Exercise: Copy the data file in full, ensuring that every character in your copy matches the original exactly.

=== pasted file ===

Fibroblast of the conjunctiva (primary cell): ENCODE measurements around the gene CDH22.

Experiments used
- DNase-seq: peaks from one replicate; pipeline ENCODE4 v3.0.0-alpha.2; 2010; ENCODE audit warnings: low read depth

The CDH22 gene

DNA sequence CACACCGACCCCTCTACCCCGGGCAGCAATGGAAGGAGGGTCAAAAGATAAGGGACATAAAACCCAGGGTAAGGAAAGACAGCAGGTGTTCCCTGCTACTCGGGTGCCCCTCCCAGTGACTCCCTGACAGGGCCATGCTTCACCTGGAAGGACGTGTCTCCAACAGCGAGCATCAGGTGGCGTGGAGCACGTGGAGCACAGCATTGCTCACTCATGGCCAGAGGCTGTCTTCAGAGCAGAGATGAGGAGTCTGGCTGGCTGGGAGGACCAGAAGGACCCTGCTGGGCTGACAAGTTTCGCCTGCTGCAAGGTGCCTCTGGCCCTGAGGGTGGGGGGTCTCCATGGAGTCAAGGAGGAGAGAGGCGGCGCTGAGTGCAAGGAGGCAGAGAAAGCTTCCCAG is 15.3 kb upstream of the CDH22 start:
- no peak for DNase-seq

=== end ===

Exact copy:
Fibroblast of the conjunctiva (primary cell): ENCODE measurements around the gene CDH22.

Experiments used
- DNase-seq: peaks from one replicate; pipeline ENCODE4 v3.0.0-alpha.2; 2010; ENCODE audit warnings: low read depth

The CDH22 gene

DNA sequence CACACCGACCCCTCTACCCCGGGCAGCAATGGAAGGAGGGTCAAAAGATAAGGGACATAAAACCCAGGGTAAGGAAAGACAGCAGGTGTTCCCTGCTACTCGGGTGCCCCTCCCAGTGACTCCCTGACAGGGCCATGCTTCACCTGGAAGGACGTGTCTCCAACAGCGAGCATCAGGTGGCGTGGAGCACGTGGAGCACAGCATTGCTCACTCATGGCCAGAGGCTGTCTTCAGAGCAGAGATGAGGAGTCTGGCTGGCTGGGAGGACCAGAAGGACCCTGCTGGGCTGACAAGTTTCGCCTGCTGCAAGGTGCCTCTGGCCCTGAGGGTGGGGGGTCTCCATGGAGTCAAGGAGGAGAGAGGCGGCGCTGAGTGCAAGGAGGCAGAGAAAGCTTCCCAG is 15.3 kb upstream of the CDH22 start:
- no peak for DNase-seq